November 4-10, 2013


November 4, 2013

Faculty News


GW's Institute for Biomedical Engineering recently awarded its Interdisciplinary Research Award to the following SEAS faculty:

  • Prof. Grace Zhang (MAE) for "Integrating 3D Bioprinting and Biofluid Velocimetry to Build an Innovative 3D Perfused Vascular Network for Tissue/Organ Regeneration"
  • Profs. Zhenyu Li, Mona Zaghloul, and Can Korman (all of ECE) for "Real-time Insulin Sensing in Serum Using a Wearable 'Lab-on-a-patch'"

Media Mentions:

Prof. Lorena Barba's (MAE) research appeared in Wired on October 31.  It also appeared on the same date on the Nvidia blogs.

Prof. Rachelle Heller (CS) was interviewed recently for the New York City FIRST Girls in Tech blog. Her interview was published on October 28.  FIRST is dedicated to inspiring youth to choose careers in STEM fields.

Prof. Lance Hoffman (CS) was featured in an October 31 Voice of America interview about the newest NSA revelations.

Conferences & Presentations:

Prof. Megan Leftwich (MAE) recently gave the following invited talks: 1) "The hydrodynamics of swimming: from sperm to Michael Phelps (but mostly lampreys)," presented October 8 at the William Maxwell Reed Seminar  at the University of Kentucky's Department of Mechanical Engineering; and 2) "The fluid dynamics of human birth," presented October 22 at the Center for Computational Science at Tulane University.

Student News

MAE students Elizabeth Hubler, Megan Glasheen, and Alexa Baumer presented the following posters at the 2013 Southeast & Mid-Atlantic Biomedical Engineering Regional Career Conference, held October 25 in Washington, DC:

  • Hubler, E.; Weiland, K. S.; Hancock, A. B.; Apostoli, A. G.; and Plesniak, M. W. (2013). "Evaluation of Synthetic Self-Oscillating Models of the Vocal Folds."
  • Glasheen, M. M.; Apostoli, A. G.; and Plesniak, M. W. (2013). "Characterization of Material Properties Used in Synthetic Vocal Fold Models"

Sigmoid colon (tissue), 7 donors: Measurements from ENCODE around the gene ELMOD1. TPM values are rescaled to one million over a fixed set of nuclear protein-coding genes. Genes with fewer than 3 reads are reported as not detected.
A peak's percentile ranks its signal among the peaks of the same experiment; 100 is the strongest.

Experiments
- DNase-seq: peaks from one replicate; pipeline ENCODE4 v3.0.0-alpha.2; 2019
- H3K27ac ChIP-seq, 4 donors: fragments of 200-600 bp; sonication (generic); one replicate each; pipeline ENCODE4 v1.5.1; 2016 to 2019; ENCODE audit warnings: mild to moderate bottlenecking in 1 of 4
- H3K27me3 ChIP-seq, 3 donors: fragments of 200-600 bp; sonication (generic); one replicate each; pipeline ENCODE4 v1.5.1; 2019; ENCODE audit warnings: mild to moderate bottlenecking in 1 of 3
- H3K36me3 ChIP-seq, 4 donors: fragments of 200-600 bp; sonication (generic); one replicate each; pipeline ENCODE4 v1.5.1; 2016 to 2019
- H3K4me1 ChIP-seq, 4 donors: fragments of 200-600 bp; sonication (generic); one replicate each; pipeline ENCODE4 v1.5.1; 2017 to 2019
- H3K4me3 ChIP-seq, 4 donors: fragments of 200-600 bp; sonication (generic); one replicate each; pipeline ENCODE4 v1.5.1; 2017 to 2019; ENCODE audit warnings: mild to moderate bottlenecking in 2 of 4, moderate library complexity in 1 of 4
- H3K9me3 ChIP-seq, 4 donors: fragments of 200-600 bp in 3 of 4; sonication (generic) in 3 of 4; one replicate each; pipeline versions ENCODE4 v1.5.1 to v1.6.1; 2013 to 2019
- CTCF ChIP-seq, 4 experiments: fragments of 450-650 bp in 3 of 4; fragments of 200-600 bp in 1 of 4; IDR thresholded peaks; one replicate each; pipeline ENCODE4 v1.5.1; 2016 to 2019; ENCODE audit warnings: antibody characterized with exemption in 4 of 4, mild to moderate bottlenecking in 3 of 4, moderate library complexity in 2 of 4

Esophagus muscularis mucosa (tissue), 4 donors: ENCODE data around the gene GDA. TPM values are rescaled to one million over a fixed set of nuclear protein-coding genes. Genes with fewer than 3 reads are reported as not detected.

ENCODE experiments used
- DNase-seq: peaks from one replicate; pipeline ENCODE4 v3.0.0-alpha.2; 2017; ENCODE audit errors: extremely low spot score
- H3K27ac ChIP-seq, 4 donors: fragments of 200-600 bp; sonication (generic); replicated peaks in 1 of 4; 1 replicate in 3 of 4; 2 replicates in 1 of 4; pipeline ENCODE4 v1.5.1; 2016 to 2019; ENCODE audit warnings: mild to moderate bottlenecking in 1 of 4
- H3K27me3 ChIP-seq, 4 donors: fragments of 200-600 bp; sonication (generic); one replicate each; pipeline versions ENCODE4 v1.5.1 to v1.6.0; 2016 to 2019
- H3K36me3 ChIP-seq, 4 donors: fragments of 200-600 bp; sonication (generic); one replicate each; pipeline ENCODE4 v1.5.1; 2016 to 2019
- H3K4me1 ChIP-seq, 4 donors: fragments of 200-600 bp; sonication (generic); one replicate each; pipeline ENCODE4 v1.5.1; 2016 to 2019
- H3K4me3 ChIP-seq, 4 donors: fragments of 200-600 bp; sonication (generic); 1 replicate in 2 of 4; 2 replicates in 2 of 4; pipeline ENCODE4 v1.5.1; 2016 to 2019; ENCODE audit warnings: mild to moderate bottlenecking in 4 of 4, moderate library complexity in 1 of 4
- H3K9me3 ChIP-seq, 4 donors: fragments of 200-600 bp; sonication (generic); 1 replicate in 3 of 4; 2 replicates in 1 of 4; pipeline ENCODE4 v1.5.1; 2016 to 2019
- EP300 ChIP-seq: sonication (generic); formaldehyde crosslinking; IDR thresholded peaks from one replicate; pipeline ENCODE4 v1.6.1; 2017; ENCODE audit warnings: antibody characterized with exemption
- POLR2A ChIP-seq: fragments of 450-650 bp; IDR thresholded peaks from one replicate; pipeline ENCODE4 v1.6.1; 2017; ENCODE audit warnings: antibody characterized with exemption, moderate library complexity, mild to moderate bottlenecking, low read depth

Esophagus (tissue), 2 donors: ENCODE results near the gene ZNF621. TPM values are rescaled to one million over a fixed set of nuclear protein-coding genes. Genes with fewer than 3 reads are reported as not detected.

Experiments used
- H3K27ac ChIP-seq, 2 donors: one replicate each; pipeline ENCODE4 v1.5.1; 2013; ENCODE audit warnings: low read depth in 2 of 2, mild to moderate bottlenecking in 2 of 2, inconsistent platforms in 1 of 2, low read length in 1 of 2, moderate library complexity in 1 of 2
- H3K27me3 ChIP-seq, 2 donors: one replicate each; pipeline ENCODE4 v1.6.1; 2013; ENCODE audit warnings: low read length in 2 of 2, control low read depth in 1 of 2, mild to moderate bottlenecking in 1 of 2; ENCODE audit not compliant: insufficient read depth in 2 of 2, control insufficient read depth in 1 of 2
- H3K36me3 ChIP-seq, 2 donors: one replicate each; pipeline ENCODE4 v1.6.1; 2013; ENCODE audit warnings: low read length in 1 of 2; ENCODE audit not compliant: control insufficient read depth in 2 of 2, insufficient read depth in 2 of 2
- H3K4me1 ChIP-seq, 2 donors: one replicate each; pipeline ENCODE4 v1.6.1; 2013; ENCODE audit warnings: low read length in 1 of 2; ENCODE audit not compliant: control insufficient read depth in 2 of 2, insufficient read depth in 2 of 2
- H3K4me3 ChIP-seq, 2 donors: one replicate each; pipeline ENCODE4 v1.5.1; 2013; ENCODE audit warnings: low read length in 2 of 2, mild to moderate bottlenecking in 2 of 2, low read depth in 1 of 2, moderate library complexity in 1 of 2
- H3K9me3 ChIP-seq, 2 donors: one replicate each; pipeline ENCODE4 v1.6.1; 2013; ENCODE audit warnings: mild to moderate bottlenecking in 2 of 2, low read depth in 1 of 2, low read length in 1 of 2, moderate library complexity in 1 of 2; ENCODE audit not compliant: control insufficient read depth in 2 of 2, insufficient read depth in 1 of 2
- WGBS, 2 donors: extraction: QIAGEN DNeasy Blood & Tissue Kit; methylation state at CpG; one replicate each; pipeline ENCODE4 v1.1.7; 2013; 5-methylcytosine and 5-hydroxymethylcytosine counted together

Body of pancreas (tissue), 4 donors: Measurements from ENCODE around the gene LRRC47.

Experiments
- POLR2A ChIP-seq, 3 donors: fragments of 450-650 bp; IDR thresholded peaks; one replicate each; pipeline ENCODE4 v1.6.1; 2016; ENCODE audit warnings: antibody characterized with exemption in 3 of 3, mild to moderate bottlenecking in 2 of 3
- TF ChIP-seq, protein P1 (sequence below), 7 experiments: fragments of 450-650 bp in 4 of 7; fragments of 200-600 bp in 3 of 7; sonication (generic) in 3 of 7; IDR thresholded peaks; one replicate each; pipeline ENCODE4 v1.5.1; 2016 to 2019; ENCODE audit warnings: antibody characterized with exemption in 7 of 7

• Baumer, A.; Lehn, A.; and Leftwich, M. C. (2013) "The Role of Amniotic Fluid in Force Transfer During Human Birth." 

Alexa works with Prof. Megan Leftwich; Elizabeth and Megan Glasheen work with Prof. Michael Plesniak

GW's Institute for Biomedical Engineering recently awarded its Undergraduate Research Fellowship to the followings SEAS students:

  • Aditi Shenoy and Richard Smith will share one award for "Capture and Enumeration of CD4+ T-Leukocytes from Whole Blood by Microfluidic Processing." Mentor: Prof. Zhenyu Li (ECE)
  • Abel Rodriguez for "Therapeutic Ultrasound for Treatment of River Blindness." Mentor: Prof. Vesna Zderic (ECE)

Guest Vignette

GW, with strong support from government and industry, has played a critical role in advancing the high-performance computing field. In 1995, Professor Tarek El-Ghazawi and his students participated in the Beowulf project at NASA Goddard Space Flight Center; they also played a pioneering role in establishing the area of high-performance reconfigurable computing; and they conceived and specified the Unified Parallel C programming language (UPC), for which El-Ghazawi was a major author. 

More recently, the group has completed and published several works on how using the locality awareness properties of parallel languages like UPC, a computer system can automatically detect appropriate times when data is not yet available at processors and scale down the clock frequency of those processors to reduce power.  In addition, the group is currently researching hardware addressing solutions to reduce the performance overhead associated with managing shared memory operations in parallel computer languages with partitioned global address spaces (PGAS).  The investigated hardware solutions will also manage the co-location of processing and data in future generation supercomputers, which will be characterized with extremely deep hierarchies of memory and processing.